The risk of prejudice to a defendant following widely publicised remarks by the UK Prime Minister about corruption in Nigeria, made at the same time as a trial for corruption concerning the Nigerian mint, had been reduced to the absolute minimum by the judge’s careful jury directions. The fact that adverse publicity might risk prejudicing a fair trial was no reason for not proceeding with the trial if the trial judge had concluded that a fair trial was possible.

A judge had not erred when explaining to the jury the meaning of “harassment” in relation to an allegation of stalking involving serious alarm or distress contrary to the Protection from Harassment Act 1997 s.4A.

[2017] EWCA Crim 493

A professional footballer was refused permission to appeal against his conviction for sexual activity with a child under 16. Having permitted cross-examination on the timing of the footballer’s pleas of guilty to related grooming offences, it was unfortunate that the judge had not directed the jury on how to approach late guilty pleas. It would also have been wiser for the judge not to have given a direction in relation to adverse inferences, but neither error imperilled the safety of the conviction.

[2017] EWCA Crim 191

The risk that a jury considering a charge of sexual assault had been deprived of evidence relevant to its deliberations, including a refusal to allow the defendant to adduce character witness evidence, rendered the conviction unsafe. The court considered the law relating to character evidence, and the distinction between evidence as to a defendant’s general reputation and evidence of specific acts or individual opinions regarding the defendant.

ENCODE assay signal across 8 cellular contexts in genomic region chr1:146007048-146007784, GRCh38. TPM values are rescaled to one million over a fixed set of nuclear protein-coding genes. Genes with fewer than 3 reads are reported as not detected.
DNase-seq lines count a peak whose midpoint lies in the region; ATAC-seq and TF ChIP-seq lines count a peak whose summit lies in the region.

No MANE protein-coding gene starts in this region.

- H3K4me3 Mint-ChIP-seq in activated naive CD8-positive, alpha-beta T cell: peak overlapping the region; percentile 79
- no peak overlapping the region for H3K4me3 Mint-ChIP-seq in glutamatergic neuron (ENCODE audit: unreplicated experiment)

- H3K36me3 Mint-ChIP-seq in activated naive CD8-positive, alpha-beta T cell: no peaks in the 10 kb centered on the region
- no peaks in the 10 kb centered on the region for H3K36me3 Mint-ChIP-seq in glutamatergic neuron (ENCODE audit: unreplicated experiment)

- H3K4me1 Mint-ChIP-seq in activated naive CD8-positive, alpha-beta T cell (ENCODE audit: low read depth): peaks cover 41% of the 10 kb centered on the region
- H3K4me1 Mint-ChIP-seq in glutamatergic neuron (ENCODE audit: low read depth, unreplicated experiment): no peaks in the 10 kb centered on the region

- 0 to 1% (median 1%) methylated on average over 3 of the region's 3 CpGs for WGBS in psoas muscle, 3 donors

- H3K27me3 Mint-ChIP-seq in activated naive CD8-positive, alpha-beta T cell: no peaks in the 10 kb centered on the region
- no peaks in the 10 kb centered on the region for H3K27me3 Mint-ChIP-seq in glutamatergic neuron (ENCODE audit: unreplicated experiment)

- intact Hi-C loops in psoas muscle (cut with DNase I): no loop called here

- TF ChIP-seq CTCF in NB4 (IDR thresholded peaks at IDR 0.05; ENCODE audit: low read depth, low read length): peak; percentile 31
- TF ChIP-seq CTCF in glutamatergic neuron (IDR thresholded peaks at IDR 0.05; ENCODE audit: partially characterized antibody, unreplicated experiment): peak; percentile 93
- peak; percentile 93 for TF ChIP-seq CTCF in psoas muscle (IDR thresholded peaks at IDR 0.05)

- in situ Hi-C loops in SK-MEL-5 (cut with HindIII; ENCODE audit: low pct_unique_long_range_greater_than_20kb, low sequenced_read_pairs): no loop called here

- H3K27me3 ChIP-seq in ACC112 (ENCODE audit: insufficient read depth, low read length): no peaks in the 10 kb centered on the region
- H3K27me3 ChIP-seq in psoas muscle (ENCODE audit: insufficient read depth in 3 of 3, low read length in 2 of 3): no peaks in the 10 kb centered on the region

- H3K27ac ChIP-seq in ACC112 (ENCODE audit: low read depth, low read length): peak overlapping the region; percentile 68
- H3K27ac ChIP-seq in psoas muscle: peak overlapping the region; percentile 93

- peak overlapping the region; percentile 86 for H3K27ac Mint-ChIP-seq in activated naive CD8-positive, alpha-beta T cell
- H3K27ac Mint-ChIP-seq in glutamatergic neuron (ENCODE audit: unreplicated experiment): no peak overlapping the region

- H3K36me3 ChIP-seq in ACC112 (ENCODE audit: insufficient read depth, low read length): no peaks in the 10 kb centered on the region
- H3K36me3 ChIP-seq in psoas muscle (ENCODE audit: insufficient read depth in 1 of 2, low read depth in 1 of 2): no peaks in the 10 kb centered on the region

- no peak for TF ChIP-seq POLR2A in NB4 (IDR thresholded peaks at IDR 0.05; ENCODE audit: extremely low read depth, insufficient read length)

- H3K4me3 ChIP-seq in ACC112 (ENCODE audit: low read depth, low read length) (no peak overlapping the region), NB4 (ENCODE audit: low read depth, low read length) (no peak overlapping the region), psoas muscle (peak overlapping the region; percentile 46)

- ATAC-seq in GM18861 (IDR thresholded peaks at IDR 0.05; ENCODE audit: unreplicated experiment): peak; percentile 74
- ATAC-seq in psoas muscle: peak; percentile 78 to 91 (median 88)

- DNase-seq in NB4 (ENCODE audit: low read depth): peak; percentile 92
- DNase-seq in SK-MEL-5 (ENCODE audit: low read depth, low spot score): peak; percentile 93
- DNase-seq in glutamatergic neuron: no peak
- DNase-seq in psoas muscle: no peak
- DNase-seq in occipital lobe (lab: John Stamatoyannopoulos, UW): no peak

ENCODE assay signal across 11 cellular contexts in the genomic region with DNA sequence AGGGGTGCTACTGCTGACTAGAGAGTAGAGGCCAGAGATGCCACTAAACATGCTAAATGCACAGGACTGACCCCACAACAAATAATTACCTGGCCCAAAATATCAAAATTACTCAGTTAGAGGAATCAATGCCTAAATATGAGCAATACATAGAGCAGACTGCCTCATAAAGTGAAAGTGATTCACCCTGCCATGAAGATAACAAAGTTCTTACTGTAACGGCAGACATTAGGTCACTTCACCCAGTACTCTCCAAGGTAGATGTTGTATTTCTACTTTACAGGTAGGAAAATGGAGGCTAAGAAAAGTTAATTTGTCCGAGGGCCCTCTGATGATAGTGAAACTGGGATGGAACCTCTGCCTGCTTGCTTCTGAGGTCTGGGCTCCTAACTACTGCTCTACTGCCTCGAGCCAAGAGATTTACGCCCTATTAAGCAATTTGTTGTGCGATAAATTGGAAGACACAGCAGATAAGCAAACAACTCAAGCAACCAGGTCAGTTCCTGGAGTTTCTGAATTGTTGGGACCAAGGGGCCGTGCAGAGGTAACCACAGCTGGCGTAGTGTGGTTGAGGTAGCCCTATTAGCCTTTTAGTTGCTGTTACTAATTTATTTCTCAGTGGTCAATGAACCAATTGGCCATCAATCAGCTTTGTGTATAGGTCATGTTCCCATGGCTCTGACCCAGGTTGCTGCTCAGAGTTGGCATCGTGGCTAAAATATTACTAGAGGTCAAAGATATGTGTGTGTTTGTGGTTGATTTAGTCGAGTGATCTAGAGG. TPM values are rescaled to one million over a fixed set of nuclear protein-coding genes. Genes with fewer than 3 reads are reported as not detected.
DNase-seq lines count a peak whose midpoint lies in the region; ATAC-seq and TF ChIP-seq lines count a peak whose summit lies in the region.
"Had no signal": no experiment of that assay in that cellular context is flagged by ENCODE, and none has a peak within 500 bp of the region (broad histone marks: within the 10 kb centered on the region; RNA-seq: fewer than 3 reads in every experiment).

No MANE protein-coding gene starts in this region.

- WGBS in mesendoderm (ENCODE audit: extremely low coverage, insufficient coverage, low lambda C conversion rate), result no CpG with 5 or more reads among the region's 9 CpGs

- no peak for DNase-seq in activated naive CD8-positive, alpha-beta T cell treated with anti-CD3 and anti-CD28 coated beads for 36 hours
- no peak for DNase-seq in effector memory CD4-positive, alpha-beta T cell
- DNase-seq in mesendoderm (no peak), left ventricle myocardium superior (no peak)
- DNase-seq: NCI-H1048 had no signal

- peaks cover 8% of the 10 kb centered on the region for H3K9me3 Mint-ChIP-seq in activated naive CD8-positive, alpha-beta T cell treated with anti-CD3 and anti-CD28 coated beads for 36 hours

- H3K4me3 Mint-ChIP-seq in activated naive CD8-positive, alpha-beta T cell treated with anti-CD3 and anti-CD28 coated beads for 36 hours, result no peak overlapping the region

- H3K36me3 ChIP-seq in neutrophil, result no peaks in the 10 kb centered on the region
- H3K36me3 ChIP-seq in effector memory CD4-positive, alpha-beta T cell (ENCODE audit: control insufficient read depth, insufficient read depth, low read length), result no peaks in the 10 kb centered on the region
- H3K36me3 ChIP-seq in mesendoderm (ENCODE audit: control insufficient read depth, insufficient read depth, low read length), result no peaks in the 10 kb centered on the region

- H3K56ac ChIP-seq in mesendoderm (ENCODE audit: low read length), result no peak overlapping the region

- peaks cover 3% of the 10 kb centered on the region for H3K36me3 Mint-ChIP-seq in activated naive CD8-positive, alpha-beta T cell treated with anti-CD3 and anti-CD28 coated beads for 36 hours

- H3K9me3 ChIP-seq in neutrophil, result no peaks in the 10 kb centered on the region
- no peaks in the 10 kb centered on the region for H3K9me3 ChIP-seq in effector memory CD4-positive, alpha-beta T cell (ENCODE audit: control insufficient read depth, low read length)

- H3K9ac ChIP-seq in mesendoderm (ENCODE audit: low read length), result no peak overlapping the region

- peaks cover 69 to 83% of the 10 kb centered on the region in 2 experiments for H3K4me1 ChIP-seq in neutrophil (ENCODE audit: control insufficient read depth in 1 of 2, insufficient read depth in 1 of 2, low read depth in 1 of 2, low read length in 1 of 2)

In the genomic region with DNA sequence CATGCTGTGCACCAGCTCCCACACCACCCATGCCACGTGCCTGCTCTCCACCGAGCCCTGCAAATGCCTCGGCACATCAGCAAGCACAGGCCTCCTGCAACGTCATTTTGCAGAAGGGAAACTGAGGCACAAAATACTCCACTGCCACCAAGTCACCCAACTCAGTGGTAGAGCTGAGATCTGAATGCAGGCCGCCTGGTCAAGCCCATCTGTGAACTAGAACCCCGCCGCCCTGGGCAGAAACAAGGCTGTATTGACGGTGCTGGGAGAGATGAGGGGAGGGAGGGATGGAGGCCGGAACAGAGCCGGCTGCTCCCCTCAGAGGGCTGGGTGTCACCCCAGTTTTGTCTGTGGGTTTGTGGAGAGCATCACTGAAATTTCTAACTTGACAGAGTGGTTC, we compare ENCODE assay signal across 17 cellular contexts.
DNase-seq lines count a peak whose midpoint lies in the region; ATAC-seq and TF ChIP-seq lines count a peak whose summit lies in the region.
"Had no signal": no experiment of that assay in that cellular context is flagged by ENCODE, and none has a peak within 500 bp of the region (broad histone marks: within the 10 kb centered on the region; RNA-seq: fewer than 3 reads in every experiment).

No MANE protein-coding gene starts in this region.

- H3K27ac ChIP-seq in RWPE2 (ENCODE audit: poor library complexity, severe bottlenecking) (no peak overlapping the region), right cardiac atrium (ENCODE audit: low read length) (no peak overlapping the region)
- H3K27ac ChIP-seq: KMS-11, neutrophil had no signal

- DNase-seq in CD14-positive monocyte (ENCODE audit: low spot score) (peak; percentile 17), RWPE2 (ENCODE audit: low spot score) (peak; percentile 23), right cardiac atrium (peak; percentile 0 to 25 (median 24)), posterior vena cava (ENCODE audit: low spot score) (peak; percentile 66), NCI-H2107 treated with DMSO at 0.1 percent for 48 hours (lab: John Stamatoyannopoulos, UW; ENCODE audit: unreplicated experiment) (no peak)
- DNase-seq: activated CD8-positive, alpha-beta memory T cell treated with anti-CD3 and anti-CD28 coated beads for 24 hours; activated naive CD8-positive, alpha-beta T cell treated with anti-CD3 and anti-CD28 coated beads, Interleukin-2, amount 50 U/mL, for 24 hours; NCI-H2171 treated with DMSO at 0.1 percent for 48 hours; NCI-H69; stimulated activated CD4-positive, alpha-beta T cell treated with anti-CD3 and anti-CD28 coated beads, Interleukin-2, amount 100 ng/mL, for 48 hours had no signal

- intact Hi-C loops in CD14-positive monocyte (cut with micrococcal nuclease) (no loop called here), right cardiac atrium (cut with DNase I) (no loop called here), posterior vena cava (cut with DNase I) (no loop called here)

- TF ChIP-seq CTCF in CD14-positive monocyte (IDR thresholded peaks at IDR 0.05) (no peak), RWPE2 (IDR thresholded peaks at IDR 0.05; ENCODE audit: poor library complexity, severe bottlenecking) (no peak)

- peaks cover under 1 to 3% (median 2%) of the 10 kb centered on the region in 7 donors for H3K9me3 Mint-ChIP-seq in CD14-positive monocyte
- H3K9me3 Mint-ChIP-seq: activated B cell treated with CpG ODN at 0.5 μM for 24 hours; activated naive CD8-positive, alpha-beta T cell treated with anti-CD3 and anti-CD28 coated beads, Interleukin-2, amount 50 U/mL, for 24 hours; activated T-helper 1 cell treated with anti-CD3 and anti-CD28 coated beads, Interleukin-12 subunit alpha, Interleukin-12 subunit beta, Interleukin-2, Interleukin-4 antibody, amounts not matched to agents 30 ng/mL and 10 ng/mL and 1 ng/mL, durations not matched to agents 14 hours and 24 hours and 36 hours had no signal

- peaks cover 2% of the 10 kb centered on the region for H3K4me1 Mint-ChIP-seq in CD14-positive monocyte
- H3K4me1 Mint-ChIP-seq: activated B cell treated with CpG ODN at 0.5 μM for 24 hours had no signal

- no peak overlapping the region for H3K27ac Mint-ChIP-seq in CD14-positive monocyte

[2017] NICA 19

Convictions for robbery and murder were not rendered unsafe by the admission into evidence of a co-accused’s guilty plea. The Court of Appeal also considered the impact on the convictions of the decision in R. v Jogee (Ameen Hassan) [2016] UKSC 8 in relation to the issue of joint enterprise.

[2017] EWCA Crim 268

Deficiencies in a judge’s legal directions to the jury, taken cumulatively with the absence of a structured route to verdict as well as other failures in his summing-up, were such as to render three convictions for joint enterprise robbery unsafe.

[2017] EWCA Crim 167

A bind-over, or the conduct leading to it, would not necessarily deprive a defendant of his entitlement to an unqualified good character direction. However, the defendant would not be entitled to have a bind-over simply ignored when the judge was considering whether to treat him as a person of good character.

[2017] EWCA Crim 35